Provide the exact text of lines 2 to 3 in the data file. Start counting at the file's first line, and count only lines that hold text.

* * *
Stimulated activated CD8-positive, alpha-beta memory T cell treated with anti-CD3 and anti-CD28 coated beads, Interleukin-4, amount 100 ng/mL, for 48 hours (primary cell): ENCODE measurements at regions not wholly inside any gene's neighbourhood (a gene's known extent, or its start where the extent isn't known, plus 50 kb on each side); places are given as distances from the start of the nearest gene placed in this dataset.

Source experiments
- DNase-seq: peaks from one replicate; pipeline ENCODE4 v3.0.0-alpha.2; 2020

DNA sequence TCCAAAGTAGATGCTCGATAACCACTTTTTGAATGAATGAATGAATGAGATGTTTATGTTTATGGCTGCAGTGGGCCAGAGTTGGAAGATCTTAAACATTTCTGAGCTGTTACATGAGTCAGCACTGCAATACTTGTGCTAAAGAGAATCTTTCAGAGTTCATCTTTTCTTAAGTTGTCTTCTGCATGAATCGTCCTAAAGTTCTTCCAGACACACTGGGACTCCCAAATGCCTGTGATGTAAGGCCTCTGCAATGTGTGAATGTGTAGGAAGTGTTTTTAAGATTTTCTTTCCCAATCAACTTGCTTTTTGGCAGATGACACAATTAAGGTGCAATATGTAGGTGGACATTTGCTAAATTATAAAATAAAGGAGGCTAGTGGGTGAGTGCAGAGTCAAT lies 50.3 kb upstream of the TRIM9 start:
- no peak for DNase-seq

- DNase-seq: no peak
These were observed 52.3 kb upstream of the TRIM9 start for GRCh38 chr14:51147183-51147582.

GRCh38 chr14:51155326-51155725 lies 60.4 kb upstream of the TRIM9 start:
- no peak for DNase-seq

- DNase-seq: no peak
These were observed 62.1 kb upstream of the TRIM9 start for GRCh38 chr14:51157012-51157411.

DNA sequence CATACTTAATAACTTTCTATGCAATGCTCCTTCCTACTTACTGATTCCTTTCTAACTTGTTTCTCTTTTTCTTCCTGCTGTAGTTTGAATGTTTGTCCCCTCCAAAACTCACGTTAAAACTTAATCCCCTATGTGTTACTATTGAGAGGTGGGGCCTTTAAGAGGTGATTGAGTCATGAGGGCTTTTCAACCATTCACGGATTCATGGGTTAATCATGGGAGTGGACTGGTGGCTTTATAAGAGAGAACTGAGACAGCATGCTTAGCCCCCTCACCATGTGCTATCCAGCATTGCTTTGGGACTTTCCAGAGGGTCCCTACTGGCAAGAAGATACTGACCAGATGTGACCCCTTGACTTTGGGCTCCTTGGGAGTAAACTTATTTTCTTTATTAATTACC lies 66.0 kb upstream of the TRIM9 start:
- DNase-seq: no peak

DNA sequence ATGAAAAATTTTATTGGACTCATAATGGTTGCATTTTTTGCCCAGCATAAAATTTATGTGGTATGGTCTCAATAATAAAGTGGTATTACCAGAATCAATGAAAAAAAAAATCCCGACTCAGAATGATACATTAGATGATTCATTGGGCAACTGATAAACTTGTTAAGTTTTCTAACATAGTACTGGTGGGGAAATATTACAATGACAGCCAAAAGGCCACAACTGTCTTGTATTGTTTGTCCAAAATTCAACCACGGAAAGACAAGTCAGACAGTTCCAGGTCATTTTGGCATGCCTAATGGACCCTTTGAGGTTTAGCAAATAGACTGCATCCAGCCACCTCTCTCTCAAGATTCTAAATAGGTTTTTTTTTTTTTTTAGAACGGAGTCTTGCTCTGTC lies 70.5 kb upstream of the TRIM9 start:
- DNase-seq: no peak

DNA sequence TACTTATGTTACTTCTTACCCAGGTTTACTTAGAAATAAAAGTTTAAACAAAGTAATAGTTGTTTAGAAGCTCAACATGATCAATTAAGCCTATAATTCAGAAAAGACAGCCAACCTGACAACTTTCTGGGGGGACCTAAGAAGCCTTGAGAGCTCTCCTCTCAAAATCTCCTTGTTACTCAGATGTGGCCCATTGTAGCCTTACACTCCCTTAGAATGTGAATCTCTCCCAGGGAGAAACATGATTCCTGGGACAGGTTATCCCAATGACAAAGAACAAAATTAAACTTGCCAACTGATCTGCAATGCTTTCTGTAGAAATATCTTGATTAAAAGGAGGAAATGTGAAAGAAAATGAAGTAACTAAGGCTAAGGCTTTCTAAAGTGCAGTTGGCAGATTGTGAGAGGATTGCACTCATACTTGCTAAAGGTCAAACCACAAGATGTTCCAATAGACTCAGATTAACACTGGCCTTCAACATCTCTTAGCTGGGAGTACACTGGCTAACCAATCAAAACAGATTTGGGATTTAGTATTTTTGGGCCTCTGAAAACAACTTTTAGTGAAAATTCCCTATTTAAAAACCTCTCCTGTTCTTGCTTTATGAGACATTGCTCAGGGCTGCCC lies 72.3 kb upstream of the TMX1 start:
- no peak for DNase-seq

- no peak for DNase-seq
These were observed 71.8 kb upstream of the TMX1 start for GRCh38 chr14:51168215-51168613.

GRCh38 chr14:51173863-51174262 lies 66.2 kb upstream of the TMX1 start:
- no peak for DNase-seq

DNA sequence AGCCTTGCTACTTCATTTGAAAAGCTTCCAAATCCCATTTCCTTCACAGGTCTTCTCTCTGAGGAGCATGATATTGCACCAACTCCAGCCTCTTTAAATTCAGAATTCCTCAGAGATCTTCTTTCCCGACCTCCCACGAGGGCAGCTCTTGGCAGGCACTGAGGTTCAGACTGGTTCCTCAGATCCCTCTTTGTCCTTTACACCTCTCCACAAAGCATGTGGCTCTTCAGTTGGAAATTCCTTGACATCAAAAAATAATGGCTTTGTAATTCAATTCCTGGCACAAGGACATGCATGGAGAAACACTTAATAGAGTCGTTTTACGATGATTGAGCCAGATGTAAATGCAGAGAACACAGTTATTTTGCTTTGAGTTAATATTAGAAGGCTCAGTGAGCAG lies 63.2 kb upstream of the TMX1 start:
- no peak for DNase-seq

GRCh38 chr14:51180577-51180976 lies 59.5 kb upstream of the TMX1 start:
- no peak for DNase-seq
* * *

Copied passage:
Source experiments
- DNase-seq: peaks from one replicate; pipeline ENCODE4 v3.0.0-alpha.2; 2020